Monday, August 16, 2010

3p test and the receding finish line

We had a good 3p test last week; I will post a report in the game's DropBox folder. We had a player who followed a building strategy and scored huge points from his building accomplishments (we think that scoring category may be a bit loose), but I hit on a quirky combo of advance cards that brought him back a little bit: using "Replacement" (remove a structure from a territory and put another in its place) and "Altruism" (you may take a build action in another player's territory), I was able to tear down his valuable Cities and replace them with much more innocuous Storehouses and Amphitheaters. We couldn't decide whether this combo was too powerful or in the spirit of the game, and we do have ways to soften it if need be, but it was fun to see it play out.

We all agreed after playing that mechanically, the game seems more or less complete; we couldn't think of any major structural flaws in the game, although there were a couple of good suggestions for ways that things could be done slightly differently. One particularly interesting idea is to make each chronicle card pay out the same value regardless of which of the six categories you're using it to score for. Currently, each card has 6 categories on it, and gives a threshold and VP payout for each. The concern is that this could be too much information for new players to process, and a more unified framework would make the game easier to learn. I'm worried about scoring homogenization but I think it's worth a try.

So I think that for better or worse, the game has entered its fine-tuning phase. But it's unclear exactly how much fine-tuning it needs. One player made the simple yet alarming observation the other night that, perhaps there are too many territories on the map; perhaps the distribution of territory sizes is incorrect; I added another later: perhaps players have too many peasants (25). I've held most of this stuff fixed throughout the development, and hadn't really thought about changing them. But fine-tuning the game might indeed require adjustments. While adjusting these handles is easy, it's unclear what the "correct" balance will be.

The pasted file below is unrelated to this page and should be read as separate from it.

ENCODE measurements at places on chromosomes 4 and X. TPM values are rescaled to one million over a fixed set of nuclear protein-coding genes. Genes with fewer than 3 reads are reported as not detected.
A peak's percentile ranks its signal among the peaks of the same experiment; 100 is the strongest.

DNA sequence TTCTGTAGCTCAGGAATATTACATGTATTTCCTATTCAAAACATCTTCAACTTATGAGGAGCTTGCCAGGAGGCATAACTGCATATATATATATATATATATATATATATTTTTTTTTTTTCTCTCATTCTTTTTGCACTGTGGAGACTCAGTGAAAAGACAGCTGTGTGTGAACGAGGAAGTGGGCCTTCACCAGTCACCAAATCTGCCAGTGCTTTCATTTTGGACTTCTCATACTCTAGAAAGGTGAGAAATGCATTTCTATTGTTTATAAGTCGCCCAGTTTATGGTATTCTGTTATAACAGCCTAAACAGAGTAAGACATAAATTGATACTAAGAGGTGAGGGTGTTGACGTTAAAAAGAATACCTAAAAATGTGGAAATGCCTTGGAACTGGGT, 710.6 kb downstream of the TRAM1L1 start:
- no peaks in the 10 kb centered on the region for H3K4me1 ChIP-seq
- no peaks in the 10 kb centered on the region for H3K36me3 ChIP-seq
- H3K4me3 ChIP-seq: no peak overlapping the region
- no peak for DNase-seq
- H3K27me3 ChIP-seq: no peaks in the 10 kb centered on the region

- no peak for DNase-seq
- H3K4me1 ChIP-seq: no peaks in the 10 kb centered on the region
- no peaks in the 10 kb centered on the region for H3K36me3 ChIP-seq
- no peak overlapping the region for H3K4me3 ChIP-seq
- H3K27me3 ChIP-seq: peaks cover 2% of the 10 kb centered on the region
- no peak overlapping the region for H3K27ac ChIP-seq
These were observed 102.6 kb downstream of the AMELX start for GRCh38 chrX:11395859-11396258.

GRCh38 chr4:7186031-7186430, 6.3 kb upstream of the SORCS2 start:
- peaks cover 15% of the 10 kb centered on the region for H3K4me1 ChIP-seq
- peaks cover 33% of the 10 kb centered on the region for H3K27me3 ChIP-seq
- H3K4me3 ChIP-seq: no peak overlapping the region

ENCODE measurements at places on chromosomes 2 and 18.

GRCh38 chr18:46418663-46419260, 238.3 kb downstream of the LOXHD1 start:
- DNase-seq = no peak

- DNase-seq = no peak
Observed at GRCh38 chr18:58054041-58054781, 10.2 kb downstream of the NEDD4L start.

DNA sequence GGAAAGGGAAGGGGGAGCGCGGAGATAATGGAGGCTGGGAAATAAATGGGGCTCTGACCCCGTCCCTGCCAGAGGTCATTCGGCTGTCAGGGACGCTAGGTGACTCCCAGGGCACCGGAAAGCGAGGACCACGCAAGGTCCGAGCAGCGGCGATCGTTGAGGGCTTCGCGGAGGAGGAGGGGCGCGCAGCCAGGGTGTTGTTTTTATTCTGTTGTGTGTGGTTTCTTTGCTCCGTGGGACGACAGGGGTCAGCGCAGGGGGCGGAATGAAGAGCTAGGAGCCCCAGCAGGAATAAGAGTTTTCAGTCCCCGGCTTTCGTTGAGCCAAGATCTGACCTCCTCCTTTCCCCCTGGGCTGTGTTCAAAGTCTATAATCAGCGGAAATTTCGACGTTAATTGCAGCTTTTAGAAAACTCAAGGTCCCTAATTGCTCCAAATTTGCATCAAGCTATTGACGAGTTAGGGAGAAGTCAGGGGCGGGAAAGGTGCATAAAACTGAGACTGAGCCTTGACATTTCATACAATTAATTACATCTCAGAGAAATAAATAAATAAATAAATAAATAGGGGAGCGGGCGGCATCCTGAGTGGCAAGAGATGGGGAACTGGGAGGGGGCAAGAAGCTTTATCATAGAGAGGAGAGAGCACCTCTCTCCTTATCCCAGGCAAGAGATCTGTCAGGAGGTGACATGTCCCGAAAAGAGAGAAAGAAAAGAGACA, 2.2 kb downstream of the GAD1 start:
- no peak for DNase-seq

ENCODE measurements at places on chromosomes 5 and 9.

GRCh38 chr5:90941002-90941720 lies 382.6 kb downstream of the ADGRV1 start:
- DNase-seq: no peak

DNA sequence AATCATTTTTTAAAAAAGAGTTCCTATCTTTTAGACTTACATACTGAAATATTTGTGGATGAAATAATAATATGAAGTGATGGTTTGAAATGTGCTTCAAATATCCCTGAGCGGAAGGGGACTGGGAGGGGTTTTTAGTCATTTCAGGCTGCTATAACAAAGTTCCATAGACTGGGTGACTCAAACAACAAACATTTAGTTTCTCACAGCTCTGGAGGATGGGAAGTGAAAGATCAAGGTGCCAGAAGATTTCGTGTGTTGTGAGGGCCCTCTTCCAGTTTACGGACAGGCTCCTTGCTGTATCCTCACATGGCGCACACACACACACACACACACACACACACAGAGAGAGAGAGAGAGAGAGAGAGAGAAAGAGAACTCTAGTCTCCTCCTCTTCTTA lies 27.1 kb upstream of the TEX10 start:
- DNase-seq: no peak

Part of it comes down to what sort of experience the game is trying to create. At present, the game is slightly "loose" -- you mostly have access to as many resources as you need to do what you want to, and you mostly can avoid combat with other players. This is partly because combat is expensive, but also because it's not especially necessary. But what makes adjustment challenging is the possibility for unintended impacts on other systems. For example, reducing the number of territories will put players in closer proximity, but that could also make it easier to form Trade Routes, increasing the number of Achievement Tokens that each has available, which will loosen the game up even more.

Bottom line, it will just need some thinking, and some trial and error. I'd love to punt the tweaking to a developer as I suspect I'm too close to the game to do a really good job of it. But to get started, I'll at least start by removing the "6-capacity" territories and replacing them with 3s, and if that goes well, maybe reduce the number of peasants each player has from 25 to 20.